"Mozambique Failure To Stop Drill"
Two To The Chest, One To The Head.
This week's Pistol Power Drill is a classic, the Mozambique Failure To Stop Drill. This drill is practically second nature to most shooters, being so ingrained into our collective psyche. We've all shot it, but it doesn't hurt to discuss the merits of the Mozambique.
Rundown of the Mozambique Failure To Stop Drill
This drill is fairly simple. The Mozambique is typically shot between five and eight yards, so set up a silhouette target, and move back to your desired distance. Load your handgun, and holster it. On shot timer beep, draw, fire two rounds into the center mass of the target, and one round to the head. There isn't necessarily a par time for the Mozambique, but if you can do it in under three seconds, you're doing pretty good.
What To Pack In The Range Bag
For the Mozambique, you'll need a shot timer, a silhouette target, and a holster for your handgun. The Pocket Pro II is still on sale, so now is the time to snatch one up! To throw a curve ball into the drill, I'm going to recommend some more difficult, accuracy-critical targets below too. I typically shoot the Mozambique using the Sage Dynamics thoracic cavity and head targets, as they increase the accuracy standard.
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What Is The Point Of The Mozambique Failure To Stop Drill
The Mozambique was supposedly made after Jeff Cooper heard an account of a soldier having to dispatch an enemy, using this technique. The enemy combatant took two rounds to the chest but needed a third to the head to be neutralized. The original intention of the drill was to fire two rounds, then make the decision of if a third round was needed. I think that this intent has been lost to some extent, as I usually see people shooting the Mozambique like they've got their gun on three-round burst while sweeping upwards. Doing this seems to game-ify the drill too much for my liking, so I change it up to keep it practical.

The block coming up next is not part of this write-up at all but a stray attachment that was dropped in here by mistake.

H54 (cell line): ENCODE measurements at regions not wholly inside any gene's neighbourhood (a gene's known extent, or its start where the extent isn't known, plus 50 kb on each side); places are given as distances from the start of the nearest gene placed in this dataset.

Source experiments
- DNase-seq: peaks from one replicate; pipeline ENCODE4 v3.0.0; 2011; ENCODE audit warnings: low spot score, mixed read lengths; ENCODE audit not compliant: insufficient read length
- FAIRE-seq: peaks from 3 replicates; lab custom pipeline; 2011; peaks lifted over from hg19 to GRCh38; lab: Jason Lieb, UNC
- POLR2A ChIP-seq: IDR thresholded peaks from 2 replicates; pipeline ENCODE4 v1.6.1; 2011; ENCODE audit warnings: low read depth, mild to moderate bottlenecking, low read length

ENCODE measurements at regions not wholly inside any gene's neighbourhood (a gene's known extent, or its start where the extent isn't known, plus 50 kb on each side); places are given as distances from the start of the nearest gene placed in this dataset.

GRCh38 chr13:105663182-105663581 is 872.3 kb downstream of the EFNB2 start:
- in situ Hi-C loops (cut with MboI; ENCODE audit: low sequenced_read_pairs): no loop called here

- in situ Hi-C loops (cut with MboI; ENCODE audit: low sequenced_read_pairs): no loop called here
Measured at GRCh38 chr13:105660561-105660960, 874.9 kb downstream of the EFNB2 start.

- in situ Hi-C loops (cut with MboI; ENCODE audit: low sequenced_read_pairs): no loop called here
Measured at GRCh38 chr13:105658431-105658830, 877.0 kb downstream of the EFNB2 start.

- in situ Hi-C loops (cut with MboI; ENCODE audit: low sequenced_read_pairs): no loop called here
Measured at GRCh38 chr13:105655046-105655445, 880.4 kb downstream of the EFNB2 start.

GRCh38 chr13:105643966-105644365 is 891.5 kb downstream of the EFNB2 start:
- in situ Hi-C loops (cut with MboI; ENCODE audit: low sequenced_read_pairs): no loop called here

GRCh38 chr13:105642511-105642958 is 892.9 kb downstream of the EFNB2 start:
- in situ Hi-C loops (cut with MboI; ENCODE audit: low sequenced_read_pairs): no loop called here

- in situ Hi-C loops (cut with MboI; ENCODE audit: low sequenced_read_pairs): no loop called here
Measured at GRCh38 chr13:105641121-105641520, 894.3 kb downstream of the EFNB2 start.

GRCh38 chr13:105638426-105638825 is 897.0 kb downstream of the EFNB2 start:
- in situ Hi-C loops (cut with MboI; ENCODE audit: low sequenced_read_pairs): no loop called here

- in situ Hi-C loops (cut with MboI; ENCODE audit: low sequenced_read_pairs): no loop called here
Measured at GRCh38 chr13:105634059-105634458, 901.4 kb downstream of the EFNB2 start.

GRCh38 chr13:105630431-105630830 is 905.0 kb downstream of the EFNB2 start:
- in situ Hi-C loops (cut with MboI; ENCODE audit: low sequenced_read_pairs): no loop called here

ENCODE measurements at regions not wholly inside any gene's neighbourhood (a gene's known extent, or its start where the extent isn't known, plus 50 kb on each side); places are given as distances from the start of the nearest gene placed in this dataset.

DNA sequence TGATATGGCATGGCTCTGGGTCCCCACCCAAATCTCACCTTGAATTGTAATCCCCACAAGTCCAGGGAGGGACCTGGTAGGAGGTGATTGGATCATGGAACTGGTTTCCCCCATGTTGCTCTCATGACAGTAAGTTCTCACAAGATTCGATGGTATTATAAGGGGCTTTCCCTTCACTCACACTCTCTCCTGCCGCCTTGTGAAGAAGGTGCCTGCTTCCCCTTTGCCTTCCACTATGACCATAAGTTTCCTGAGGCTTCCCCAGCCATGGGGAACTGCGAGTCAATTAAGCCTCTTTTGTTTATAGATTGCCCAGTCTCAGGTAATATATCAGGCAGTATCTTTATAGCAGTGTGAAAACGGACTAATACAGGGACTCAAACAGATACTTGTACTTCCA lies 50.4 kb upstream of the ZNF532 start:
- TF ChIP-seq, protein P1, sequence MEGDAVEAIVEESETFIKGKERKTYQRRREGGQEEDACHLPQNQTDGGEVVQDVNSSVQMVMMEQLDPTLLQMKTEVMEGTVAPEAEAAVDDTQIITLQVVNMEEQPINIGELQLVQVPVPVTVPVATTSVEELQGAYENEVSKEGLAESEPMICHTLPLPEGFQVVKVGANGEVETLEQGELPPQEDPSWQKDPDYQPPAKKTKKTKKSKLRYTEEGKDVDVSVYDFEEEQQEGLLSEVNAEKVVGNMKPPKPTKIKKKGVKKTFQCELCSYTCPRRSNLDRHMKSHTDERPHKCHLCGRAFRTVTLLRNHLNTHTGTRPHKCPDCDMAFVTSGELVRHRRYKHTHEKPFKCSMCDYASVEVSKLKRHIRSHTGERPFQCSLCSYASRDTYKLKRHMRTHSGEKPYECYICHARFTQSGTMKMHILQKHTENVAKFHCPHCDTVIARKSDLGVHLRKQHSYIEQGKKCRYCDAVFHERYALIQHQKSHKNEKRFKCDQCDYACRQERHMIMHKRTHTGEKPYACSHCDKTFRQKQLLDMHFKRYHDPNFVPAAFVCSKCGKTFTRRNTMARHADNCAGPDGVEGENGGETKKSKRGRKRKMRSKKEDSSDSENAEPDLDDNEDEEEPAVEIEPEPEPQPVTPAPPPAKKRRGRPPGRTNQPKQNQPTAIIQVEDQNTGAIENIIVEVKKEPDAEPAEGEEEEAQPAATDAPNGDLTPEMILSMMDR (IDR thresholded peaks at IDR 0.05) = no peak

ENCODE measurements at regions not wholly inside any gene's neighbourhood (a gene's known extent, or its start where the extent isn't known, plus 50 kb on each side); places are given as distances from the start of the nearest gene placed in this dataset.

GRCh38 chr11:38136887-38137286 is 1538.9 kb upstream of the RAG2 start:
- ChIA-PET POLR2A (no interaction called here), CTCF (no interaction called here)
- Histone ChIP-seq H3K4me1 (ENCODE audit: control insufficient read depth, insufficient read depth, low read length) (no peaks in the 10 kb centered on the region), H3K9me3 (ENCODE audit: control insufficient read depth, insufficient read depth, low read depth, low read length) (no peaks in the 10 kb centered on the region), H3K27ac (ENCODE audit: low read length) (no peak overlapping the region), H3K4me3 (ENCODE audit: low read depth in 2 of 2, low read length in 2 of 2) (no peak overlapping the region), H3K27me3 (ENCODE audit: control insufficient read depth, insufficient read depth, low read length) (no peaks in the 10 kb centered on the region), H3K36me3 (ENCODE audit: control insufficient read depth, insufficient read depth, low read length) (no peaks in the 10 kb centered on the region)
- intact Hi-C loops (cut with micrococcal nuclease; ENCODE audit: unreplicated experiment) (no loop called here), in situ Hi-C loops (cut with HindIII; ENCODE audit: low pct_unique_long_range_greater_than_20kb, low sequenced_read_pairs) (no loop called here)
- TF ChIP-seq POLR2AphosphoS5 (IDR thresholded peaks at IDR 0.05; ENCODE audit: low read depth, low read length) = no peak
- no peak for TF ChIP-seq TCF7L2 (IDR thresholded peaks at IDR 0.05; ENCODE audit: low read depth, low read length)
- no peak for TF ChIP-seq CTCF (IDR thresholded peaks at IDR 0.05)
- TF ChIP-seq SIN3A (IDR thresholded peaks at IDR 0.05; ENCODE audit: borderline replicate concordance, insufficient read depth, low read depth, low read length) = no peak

I try to make the Mozambique Drill more accuracy-focused, as to bring the practicality back into the limelight. By using targets such as the Sage Dynamics thoracic and head, the required accuracy standard is increased. The idea is to fire that round into the head, only if needed, and it better damn well hit. Another thing I do to increase difficulty is to add other actions into the drill. I will practice my flashlight manipulation while shooting the drill, or move away from the target. Getting repetitions in for these valuable skills will only better your ability, as the Mozambique is an easily repeatable drill.
The Final Tally
The Mozambique Failure To Stop Drill is one for the ages, much like the El Presidente or the Bill Drill. It's been around for a while and will continue to do so. It's easy to integrate other skill-building practice in with the Mozambique, so it doesn't get stale. Watch your favorite Michael Mann movie to prepare, then hit the range and shoot the venerable Mozambique Failure To Stop Drill!